Self-driving cars: Hype-filled decade ends soberly

The calendar will soon turn to 2020, and you can be forgiven if you’re wondering where your self-driving car is. A decade of hype and bold predictions is coming to a quiet end.

Automakers and tech companies have promised a transportation utopia, and invested billions to try to make it so. Tesla’s Elon Musk talked of autonomous cross-country trips in 2017. GM promised self-driving rides would be available in 2019. Ford was more cautious with its choice of 2021.

But now those deadlines are passing and humans are still behind the wheel. Uber, once one of the hardest charging companies in the field, put its program on hold for nine months in 2018 after one of its test vehicles struck and killed a pedestrian in Arizona. It’s going to be a while — maybe a really long while — before self-driving cars transform our daily lives.

“Robotaxis have been three years away for probably the last five years,” said Matthew Johnson-Roberson, co-founder of Refraction AI, a startup making delivery robots. “We’re seeing a reckoning between what technologists understood to be the hard problems that were going to take us 10, 15, 20 years to solve, and what was a hype cycle.”

Johnson-Roberson’s work in autonomous vehicles dates to a 2004 Pentagon-sponsored race. He says he’s amazed at the progress since then, but has shifted his focus to slow, lightweight robots, because they’re simpler to build.

A long list of challenges has slowed self-driving cars and trucks. It’s hard to prove that they’re safe. Their sensors struggle in bad weather. The vehicles lack the human touch to smoothly navigate four-way stops, and merge into traffic. Some experts believe the vehicles won’t go mainstream without a technological breakthrough.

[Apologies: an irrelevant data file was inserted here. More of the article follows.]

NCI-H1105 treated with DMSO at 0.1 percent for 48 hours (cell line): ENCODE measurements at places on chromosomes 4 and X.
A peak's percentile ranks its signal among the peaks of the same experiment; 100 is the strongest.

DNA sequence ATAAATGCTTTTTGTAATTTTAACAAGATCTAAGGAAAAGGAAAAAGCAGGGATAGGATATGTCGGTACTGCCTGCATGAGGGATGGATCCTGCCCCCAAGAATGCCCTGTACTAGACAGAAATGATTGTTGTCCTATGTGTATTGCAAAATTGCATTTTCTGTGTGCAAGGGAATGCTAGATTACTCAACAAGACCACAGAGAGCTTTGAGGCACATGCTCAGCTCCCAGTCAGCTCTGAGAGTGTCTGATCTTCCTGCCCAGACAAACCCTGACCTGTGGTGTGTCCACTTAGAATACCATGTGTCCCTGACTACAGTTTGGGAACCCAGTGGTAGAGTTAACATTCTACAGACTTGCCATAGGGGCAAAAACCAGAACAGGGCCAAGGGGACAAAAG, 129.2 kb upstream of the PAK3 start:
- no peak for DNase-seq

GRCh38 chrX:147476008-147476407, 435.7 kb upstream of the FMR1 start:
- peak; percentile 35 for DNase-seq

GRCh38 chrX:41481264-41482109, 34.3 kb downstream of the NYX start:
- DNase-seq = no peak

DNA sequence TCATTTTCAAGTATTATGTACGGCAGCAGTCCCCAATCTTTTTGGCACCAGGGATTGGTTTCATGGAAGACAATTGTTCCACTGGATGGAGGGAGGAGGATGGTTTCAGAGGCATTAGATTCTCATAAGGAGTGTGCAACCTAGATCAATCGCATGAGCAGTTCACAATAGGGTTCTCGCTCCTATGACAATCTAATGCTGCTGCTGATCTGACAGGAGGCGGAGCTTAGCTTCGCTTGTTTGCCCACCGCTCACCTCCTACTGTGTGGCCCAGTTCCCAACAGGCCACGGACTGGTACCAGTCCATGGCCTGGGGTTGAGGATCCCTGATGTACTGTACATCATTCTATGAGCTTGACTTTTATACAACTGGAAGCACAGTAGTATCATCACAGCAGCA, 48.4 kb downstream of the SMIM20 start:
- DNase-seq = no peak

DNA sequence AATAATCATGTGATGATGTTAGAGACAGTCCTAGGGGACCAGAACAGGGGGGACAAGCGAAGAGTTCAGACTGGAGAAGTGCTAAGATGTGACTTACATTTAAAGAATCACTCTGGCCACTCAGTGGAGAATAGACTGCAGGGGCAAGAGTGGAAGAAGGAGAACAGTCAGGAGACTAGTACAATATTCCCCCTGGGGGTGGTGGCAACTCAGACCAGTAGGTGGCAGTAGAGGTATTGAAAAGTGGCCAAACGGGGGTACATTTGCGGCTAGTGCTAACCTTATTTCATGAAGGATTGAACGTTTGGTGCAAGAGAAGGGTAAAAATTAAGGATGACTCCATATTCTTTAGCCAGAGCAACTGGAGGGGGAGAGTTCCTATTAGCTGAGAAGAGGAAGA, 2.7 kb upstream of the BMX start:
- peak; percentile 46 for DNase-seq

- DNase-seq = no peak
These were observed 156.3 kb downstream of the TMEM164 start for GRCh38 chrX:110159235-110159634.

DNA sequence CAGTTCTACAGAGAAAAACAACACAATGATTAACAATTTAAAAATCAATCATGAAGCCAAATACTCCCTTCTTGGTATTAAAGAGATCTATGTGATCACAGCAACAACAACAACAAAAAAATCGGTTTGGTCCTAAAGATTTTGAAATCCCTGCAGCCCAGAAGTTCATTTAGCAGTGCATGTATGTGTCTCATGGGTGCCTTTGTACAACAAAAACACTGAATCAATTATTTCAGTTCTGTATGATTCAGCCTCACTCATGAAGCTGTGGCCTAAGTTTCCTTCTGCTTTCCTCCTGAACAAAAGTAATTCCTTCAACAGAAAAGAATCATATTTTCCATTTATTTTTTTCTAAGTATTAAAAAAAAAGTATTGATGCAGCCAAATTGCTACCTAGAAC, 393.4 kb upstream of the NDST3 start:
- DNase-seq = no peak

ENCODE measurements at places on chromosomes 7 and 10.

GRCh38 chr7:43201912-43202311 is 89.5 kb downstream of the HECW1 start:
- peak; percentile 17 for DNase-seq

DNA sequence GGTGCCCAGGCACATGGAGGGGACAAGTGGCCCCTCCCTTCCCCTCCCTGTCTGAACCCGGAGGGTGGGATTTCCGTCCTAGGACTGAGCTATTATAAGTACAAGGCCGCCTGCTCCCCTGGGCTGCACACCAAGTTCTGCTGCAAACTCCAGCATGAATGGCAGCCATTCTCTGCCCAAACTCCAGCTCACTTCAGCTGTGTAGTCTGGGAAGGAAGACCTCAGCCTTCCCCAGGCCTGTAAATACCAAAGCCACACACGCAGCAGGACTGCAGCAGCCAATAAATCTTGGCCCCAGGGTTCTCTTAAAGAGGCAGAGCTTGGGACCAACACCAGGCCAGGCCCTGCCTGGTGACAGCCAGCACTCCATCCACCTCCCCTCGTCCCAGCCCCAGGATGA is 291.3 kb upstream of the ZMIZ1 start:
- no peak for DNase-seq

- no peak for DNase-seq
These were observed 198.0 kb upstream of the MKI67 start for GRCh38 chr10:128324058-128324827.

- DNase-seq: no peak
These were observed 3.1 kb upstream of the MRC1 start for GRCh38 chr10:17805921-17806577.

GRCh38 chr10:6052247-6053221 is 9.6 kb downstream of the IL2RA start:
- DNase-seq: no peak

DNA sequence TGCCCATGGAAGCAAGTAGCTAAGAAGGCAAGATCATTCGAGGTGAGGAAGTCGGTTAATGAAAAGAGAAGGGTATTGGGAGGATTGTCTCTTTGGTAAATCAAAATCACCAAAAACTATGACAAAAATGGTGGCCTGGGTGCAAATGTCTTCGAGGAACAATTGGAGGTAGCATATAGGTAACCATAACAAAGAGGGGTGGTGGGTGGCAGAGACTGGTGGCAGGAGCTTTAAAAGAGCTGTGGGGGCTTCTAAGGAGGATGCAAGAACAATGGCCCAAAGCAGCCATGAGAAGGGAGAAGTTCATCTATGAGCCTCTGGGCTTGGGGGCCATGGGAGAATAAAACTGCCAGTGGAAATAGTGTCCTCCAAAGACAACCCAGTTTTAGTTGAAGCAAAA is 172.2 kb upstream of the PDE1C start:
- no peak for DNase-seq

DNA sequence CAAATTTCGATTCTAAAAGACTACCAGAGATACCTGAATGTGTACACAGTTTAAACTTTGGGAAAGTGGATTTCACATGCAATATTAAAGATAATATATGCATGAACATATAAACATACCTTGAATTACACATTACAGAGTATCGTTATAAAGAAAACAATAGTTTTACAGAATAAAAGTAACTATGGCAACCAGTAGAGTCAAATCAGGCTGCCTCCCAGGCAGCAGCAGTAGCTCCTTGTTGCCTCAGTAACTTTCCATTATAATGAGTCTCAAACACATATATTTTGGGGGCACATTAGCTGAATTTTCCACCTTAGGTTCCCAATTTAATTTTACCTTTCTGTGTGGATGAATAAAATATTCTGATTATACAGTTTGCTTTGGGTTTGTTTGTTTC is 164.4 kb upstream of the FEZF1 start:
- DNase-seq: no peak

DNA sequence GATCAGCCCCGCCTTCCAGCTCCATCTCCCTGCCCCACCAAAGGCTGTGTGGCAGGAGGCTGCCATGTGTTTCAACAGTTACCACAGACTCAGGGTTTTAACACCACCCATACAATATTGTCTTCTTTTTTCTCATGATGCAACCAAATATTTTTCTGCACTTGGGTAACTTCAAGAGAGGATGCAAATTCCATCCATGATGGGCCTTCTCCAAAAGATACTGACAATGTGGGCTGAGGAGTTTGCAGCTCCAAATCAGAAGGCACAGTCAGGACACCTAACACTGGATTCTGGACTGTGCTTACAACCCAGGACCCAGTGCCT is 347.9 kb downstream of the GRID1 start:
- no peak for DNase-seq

A few years ago, Google’s self-driving unit Waymo “seemed remarkably confident. I thought maybe they knew something that I didn’t,” said Pedro Domingos, a professor at the University of Washington who researches artificial intelligence. “But I’m starting to think, actually, they don’t know something I know.”

Domingos is among those who believe a technological leap is needed so that self-driving vehicles can interact with humans and handle novel situations gracefully. Artificial intelligence struggles when it faces a challenge it hasn’t seen before.

Some of the largest developers of autonomous vehicles, including GM and Aurora, declined to comment on whether a breakthrough is necessary for the technology to enter our daily lives or if they believe its achievable if they simply continue down the current path. Waymo referred CNN to an interview in which its chief technology officer Dmitri Dolgov discussed the company’s wide-ranging efforts to develop the next generation of software and hardware.

“These are all going to come together,” Dolgov